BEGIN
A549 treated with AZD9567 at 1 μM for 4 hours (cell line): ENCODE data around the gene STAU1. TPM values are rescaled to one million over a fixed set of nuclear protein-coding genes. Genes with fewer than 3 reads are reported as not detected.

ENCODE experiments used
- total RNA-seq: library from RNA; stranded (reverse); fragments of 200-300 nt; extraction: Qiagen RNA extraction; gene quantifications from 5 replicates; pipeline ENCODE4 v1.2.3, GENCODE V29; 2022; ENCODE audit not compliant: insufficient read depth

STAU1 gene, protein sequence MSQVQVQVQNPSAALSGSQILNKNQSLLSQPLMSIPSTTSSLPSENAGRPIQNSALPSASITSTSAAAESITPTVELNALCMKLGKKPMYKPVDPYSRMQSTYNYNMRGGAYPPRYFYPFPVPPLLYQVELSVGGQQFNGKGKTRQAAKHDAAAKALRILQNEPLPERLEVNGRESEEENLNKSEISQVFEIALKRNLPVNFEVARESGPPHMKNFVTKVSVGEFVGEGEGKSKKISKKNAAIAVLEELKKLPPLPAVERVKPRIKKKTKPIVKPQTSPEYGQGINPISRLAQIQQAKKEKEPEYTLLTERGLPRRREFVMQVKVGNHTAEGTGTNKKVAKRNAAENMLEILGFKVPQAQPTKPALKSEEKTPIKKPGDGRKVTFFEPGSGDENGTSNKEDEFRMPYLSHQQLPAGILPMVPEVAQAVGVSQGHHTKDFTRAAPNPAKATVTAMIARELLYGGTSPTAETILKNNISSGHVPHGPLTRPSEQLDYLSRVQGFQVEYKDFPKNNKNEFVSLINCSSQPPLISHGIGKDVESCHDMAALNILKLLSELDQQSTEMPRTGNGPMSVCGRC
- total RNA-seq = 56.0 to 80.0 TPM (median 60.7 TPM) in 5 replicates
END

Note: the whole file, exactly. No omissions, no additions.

A549 treated with AZD9567 at 1 μM for 4 hours (cell line): ENCODE data around the gene STAU1. TPM values are rescaled to one million over a fixed set of nuclear protein-coding genes. Genes with fewer than 3 reads are reported as not detected.

ENCODE experiments used
- total RNA-seq: library from RNA; stranded (reverse); fragments of 200-300 nt; extraction: Qiagen RNA extraction; gene quantifications from 5 replicates; pipeline ENCODE4 v1.2.3, GENCODE V29; 2022; ENCODE audit not compliant: insufficient read depth

STAU1 gene, protein sequence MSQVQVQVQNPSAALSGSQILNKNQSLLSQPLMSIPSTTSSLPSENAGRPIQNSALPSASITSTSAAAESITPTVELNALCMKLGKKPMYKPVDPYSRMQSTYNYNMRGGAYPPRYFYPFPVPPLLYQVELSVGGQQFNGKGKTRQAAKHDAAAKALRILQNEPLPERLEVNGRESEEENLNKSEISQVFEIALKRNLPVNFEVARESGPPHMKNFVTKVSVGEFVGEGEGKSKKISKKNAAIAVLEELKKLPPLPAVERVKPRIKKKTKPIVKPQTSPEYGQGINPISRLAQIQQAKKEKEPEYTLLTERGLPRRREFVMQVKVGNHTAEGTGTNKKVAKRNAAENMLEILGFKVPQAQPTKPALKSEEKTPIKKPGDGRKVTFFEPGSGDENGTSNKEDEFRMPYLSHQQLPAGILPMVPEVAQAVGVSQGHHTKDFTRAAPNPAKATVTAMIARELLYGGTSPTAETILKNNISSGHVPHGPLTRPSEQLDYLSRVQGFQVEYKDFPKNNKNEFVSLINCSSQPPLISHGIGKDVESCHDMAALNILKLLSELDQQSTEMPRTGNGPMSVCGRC
- total RNA-seq = 56.0 to 80.0 TPM (median 60.7 TPM) in 5 replicates